And pleas'd to come where holiness attends,
The courted spirit from above descends.
Hence on the Lyre and voice new graces rest,
And bright Prophetick forms enlarge the breast;
Hence firm decrees his mystick Hymns relate,
Affix'd in Heav'ns adamantine gate,
The glories of the most important age,
And Christ's blest empire seen by sure presage.

When in a distant view with inward eyes,
He sees the Son descending from the skies,
To take the form of Man for Mankind's sake,
Tis thus he makes the great Messiah speak:
It is not, Father, blood of bullocks slain
Can cleanse the World from universal stain,
Such Off'rings are not here requir'd by thee,
But point at mine, and leave the work for me;
To perfect which, as Servants ears they drill,
In sign of op'ning to their Masters will,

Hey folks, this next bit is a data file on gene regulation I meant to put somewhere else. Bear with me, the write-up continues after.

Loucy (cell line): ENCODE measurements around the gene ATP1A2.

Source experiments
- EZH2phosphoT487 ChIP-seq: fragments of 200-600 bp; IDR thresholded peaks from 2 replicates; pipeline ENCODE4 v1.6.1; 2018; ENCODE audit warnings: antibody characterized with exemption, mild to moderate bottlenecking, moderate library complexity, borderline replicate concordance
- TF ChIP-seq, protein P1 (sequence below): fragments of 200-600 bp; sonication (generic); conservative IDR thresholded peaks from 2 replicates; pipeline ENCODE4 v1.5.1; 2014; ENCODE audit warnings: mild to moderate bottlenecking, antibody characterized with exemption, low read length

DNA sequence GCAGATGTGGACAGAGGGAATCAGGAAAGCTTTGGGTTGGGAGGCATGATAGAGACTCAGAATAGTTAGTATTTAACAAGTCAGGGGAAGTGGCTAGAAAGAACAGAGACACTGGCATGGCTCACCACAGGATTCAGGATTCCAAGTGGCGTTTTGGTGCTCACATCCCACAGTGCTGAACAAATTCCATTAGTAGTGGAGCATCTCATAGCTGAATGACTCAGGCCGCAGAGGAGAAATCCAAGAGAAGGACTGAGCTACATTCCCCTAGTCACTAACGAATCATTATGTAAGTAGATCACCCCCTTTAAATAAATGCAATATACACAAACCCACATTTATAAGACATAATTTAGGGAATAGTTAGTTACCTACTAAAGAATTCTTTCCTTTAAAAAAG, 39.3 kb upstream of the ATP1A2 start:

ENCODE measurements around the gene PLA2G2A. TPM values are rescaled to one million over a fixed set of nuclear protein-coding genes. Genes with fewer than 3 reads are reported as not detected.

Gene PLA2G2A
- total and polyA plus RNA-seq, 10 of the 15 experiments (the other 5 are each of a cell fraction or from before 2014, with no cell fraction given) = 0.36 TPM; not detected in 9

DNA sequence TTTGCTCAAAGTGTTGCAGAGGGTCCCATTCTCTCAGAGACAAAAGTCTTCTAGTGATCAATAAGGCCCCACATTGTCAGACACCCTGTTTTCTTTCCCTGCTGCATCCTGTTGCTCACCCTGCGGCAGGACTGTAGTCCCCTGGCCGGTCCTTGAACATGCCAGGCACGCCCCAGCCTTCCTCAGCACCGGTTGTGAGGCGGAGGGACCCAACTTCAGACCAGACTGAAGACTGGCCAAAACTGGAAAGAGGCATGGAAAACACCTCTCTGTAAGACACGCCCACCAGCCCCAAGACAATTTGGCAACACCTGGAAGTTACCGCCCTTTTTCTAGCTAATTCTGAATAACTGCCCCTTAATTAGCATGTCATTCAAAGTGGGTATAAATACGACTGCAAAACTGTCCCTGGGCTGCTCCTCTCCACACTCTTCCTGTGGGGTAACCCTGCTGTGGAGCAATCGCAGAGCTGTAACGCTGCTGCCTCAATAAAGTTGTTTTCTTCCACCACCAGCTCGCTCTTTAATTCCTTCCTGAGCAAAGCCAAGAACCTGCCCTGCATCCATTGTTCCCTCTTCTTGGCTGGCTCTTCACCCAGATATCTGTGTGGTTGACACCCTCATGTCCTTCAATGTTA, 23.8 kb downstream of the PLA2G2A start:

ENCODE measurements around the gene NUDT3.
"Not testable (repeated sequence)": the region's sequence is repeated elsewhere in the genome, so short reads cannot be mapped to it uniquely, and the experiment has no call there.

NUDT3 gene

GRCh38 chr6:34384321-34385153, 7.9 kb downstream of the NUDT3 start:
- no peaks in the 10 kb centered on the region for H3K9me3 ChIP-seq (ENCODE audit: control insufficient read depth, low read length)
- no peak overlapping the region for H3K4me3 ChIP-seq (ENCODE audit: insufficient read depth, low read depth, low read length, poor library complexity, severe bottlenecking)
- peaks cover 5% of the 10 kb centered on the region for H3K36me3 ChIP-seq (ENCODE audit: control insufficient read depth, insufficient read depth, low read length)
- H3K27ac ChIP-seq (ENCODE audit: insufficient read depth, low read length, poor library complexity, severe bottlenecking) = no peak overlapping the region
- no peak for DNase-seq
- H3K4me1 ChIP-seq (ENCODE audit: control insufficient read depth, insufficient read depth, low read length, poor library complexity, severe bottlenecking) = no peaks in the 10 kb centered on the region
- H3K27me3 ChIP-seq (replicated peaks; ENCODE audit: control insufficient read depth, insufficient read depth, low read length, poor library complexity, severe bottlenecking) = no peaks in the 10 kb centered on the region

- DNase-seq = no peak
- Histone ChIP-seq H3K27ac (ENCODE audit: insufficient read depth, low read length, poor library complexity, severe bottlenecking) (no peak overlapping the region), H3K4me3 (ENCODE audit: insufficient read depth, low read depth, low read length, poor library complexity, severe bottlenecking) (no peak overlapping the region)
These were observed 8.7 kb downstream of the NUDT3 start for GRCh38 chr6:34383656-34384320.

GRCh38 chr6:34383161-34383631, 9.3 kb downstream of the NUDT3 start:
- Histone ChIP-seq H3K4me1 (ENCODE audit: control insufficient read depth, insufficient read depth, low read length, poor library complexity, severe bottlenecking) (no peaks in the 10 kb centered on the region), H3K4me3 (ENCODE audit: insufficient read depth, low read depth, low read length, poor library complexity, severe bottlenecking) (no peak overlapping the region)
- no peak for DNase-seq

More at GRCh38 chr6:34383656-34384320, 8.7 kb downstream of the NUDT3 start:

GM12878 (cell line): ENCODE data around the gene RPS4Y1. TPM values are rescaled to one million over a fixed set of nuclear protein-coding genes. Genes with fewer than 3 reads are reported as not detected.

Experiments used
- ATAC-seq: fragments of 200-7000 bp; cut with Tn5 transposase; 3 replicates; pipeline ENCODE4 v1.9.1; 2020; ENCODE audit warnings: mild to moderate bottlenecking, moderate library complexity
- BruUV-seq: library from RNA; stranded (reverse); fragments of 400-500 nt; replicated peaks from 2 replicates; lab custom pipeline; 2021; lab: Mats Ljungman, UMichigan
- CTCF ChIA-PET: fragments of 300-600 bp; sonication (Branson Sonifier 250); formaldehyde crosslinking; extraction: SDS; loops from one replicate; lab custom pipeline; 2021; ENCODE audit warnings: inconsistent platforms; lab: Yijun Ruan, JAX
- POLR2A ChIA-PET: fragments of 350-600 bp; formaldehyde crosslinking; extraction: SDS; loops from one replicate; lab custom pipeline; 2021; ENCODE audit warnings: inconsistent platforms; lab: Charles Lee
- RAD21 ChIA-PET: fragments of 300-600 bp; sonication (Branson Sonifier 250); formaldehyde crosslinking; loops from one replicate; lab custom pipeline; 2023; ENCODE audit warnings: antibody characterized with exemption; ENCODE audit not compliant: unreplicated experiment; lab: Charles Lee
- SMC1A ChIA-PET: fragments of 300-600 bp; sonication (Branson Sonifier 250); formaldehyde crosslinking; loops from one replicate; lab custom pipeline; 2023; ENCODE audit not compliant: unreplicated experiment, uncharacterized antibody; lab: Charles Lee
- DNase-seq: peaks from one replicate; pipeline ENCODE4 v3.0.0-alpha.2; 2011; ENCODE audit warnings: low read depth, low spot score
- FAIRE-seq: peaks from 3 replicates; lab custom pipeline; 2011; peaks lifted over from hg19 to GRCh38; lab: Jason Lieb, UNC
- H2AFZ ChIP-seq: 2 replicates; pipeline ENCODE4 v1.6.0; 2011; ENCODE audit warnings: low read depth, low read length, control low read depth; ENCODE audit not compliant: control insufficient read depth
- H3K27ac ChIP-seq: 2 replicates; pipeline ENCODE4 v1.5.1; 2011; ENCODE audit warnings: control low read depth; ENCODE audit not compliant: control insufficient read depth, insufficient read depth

Thy will wou'd open mine, and have me bear,
My sign of Ministry, the body there.
Prophetick volumes of our state assign
The worlds redemption as an act of mine,
And lo, with chearful and obedient heart,
I come, my father, to perform my part.
So spake the Son, and left his throne above,
When wings to bear him were prepar'd by love,
When with their Monarch on the great descent,
Sweet humbleness and gentle patience went,
Fair sisters both, both bless'd in his esteem,
And both appointed here to wait on him.

But now before the Prophet's ravish'd eyes,
Succeeding Prospects of his Life arise,
And here he teaches all the world to sing,
Those strains in which the nation own'd him King.
When boughs as at an holy feast they bear,
To shew the Godhead manifested there;
And garments as a mark of glory strow'd,
Declar'd a Prince proclaim'd upon the road;
This day the Lord hath made we will employ
In songs, he crys, and consecrate to joy.
Hosannah, Lord, Hosannah, shed thy peace,
Hosannah, long expecting nations grace,
Oh, bless'd in honour's height triumphant, thou
That wast to come, Oh bless thy people now.